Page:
Individual employers are also recognising that caring is becoming a bigger issue. Centrica has an innovative carer’s leave policy whereby they provide up to one month of matched leave. That means a person can book, say, a day off for care needs a year and Centrica will match this by doubling the leave.
Last year it set up a pilot training programme for managers with Working Families and Employers for Carers which was focused on carers and flexible working. The hook for the programme was the extension of the right to request flexible working to all employees. Those taking part were managers who had people with caring responsibilities in their teams. Centrica is looking at embedding this in its line manager training programme in early 2016.
Bank of America Merrill Lynch, which won a Workingmums.co.uk Top Employer Award for family support last year, says demand from employees for elder care support has significantly risen in the last year.
There is an increasing awareness of the different challenges workers may face at different points in their lives and the need to support these so that employers retain and get the best out of their staff.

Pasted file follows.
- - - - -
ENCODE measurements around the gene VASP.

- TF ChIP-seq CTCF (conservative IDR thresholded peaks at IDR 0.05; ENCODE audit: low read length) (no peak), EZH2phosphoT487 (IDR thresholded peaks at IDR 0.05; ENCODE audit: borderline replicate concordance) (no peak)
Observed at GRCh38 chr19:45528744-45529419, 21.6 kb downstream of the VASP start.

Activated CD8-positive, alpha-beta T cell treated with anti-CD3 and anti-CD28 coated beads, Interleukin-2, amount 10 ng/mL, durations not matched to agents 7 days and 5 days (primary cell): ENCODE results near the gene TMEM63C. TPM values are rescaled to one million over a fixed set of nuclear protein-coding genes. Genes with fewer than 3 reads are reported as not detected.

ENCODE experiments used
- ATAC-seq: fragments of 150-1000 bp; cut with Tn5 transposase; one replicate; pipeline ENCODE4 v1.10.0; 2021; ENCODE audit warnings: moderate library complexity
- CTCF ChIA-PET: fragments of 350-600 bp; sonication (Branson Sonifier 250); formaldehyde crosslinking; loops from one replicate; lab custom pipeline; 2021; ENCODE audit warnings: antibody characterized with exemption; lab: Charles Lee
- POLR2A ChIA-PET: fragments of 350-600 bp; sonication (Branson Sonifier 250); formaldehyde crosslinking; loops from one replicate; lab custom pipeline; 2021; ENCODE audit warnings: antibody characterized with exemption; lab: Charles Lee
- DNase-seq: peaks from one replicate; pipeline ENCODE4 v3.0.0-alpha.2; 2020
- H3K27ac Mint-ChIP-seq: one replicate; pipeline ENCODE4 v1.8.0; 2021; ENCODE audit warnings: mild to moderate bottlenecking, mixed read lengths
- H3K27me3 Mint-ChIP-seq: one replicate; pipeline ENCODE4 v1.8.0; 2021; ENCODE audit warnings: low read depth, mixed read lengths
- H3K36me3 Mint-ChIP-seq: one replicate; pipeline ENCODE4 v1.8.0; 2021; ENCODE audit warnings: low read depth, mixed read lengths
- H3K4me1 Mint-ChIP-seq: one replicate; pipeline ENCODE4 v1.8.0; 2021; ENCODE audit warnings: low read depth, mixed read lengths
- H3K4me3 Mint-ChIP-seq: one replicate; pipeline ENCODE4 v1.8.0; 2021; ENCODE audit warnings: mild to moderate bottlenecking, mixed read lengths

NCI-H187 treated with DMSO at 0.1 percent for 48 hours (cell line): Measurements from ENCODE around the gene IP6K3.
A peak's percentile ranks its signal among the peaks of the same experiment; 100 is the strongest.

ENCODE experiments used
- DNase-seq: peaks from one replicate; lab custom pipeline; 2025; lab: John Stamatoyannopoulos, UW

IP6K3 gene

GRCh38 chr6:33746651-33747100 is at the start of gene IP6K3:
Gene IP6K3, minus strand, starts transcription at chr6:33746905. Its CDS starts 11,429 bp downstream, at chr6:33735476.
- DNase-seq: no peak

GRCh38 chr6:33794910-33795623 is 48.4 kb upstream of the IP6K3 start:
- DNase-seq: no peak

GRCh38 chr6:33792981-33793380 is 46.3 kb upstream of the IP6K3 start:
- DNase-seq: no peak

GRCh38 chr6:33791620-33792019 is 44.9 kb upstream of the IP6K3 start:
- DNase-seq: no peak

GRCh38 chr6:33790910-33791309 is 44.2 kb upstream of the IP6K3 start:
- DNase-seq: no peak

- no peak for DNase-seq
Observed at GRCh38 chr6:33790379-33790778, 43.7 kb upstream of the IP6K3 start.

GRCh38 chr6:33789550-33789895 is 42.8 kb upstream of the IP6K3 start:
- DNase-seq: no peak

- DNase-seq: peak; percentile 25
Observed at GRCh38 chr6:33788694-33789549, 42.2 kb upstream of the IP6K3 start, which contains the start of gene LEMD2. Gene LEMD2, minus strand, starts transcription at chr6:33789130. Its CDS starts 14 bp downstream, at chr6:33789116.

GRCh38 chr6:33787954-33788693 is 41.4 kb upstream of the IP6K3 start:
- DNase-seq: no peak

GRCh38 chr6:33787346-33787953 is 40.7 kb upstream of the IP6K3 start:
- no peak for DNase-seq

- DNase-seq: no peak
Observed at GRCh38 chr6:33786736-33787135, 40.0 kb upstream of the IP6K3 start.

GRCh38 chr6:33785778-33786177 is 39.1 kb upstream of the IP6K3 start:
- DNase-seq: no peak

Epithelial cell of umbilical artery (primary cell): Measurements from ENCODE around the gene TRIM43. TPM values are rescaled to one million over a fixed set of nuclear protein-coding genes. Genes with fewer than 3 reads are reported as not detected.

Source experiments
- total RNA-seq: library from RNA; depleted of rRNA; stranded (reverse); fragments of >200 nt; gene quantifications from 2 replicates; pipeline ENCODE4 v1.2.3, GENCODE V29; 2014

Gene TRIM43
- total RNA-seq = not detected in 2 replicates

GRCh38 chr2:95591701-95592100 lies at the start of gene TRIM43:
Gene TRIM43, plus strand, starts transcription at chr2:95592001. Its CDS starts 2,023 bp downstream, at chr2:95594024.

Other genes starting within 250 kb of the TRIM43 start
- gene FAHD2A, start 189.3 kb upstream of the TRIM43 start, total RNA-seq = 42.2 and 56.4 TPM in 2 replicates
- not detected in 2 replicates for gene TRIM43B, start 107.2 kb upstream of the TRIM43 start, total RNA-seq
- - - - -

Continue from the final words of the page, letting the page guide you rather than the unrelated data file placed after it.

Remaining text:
Russell Beck, Head of Consulting at Impellam Group Plc who had delivered seminars on multigenerational working, says companies often don’t focus on the changing demographic make-up of their workforce. One area where they have a blind spot, he says, is the growing number of women graduates coming into the workforce and the impact this will have if companies don’t accommodate women, many of whom will go on to be mums. “Many corporates are heavily male-dominated. That alienates two thirds of their talent pool. Very few businesses realise that there are so many demographic shifts going on,” he says. “They are just carrying on as normal.”
Beck adds that work culture and management style needs to adapt to get the most out of a multigenerational workforce. “It should be more like coaching. There should be bi-directional feedback. It shouldn’t be authoritarian. The hierarchical nature of work is breaking down and collaboration is vital,” he says. “Engagement and transparency are important. People need to be treated like grown-ups.”
He adds that one of the key barriers to a changing work culture is short term thinking. “Businesses need to be called out on this and they need to enable people to call them out on it though creating an engagement culture,” says Beck. “Otherwise they will lose out in the long term.”